Barcelo and Capraro asked some 800 Turkers to complete the experiment. These people had an average age of 37; 52 percent were male, 48 percent female. In half the cases, the researchers put a time limit on the decisions to study the effect of time pressure.
The results make for interesting reading. It turns out that most people are honest—some 84 percent of them. But a higher percentage of people in the unlucky group lie than in the lucky group.
This suggests that people calculate the outcome and lie only if the truthful payoff is bad for them. In other words, they are conditionally honest.
By contrast, Some 50 percent of people tell the truth regardless of how it affects them: they are unconditionally honest.
Curiously, nobody stretches the truth. Not a single unlucky Turker chose the positions next to the unlucky one.
Instead, liars all maximized their payoff by choosing higher numbers elsewhere in the list. These liars divide into conditional and unconditional liars. Some always lie, and some decide to lie only after assessing the outcome for themselves.
A smallish percentage of unconditional liars choose the maximum payoff regardless of the truthful outcome. The data don’t allow Barcelo and Capraro to work out the exact proportion, only that it is more than 0 percent and less than 16 percent of people.
None of the Turkers rely on other strategies, such as choosing randomly.
The researchers summarize their results by pointing out that all Turkers fall into three categories. In the first are people who always tell the truth regardless of whether they are lucky or unlucky in their payoff. These are the good people and make up about 50 percent of us.
In the second are conditional liars who assess the payoff and lie if they are upset with the outcome. These are angry people and make up perhaps 35 percent.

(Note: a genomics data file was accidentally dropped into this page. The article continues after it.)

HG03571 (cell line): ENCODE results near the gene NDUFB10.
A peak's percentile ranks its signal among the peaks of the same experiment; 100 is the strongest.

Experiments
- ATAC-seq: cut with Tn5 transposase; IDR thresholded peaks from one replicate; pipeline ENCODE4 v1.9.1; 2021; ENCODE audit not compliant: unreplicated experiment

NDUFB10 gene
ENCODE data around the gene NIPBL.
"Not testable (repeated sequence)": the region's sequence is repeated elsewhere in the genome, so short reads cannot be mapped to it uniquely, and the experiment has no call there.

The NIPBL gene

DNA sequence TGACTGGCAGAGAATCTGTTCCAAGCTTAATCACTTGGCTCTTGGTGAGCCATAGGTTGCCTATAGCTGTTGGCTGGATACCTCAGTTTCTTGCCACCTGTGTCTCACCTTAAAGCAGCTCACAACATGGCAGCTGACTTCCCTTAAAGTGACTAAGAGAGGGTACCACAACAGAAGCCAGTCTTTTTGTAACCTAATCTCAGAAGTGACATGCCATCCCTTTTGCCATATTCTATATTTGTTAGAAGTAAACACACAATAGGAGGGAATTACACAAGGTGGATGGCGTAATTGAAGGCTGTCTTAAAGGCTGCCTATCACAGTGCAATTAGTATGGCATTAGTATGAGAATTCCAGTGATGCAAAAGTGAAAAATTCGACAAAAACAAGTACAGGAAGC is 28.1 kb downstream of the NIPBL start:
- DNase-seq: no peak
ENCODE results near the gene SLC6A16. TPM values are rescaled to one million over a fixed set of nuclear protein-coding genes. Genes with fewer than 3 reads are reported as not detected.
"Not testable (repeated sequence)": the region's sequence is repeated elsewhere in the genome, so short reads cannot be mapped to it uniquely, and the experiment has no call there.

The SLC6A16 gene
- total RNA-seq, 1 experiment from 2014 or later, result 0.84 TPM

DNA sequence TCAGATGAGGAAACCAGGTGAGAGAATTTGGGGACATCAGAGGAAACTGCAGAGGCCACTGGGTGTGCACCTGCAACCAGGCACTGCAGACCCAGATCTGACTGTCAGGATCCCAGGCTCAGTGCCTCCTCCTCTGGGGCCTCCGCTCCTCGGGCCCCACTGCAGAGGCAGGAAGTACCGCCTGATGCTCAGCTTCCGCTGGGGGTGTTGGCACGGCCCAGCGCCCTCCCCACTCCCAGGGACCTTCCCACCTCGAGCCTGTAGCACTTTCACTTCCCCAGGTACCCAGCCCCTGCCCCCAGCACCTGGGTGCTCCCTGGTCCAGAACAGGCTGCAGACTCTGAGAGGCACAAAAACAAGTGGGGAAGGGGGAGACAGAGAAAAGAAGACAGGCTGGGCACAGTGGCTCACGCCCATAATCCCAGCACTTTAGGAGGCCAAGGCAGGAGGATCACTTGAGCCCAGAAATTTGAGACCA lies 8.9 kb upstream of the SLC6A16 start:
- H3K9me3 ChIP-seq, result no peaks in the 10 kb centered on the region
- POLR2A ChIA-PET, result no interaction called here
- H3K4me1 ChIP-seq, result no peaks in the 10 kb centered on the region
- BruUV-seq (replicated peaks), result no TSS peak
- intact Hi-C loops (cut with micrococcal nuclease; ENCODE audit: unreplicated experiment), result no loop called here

In the final group are bad people. These are those who always lie to get the biggest payout for themselves. This group is made up of no more than about 15 percent of the total.
Interestingly, the researchers say that women are consistently more honest than men, a result that is in line with many previous studies. “Men lie more than women in self-serving situations,” say Barcelo and Capraro.
The experiments show that being dishonest generally takes more time, which could suggest that this is a reflective process rather than an intuitive one. However, the experimental setup plays an important role in determining this kind of response, and further work is needed here.
The heartwarming result is that so many of us are unconditionally honest—at least in this experiment. That suggests that in many situations we ought to be able to rely on people’s truthfulness. But it’s also news that dishonest actors can exploit for their own benefit. Such is the nature of humanity!
Ref: arxiv.org/abs/1712.10229 : The Good, the Bad, and the Angry: An Experimental Study on the Heterogeneity of People’s (Dis)Honest Behavior
How to preserve your digital memories
Following recent announcements by Google and Twitter, more data deletion policies are coming.
Your digital life isn’t as permanent as you think it is
Google will delete accounts after two years of inactivity, and experts expect more data deletion policies to come
Catching bad content in the age of AI
Why haven’t tech companies improved at content moderation?
Behind the scenes of Carnegie Mellon’s heated privacy dispute
Researchers at Carnegie Mellon University wanted to create a privacy-preserving smart sensor. They were accused of violating privacy instead.
Get the latest updates from
MIT Technology Review
Discover special offers, top stories, upcoming events, and more.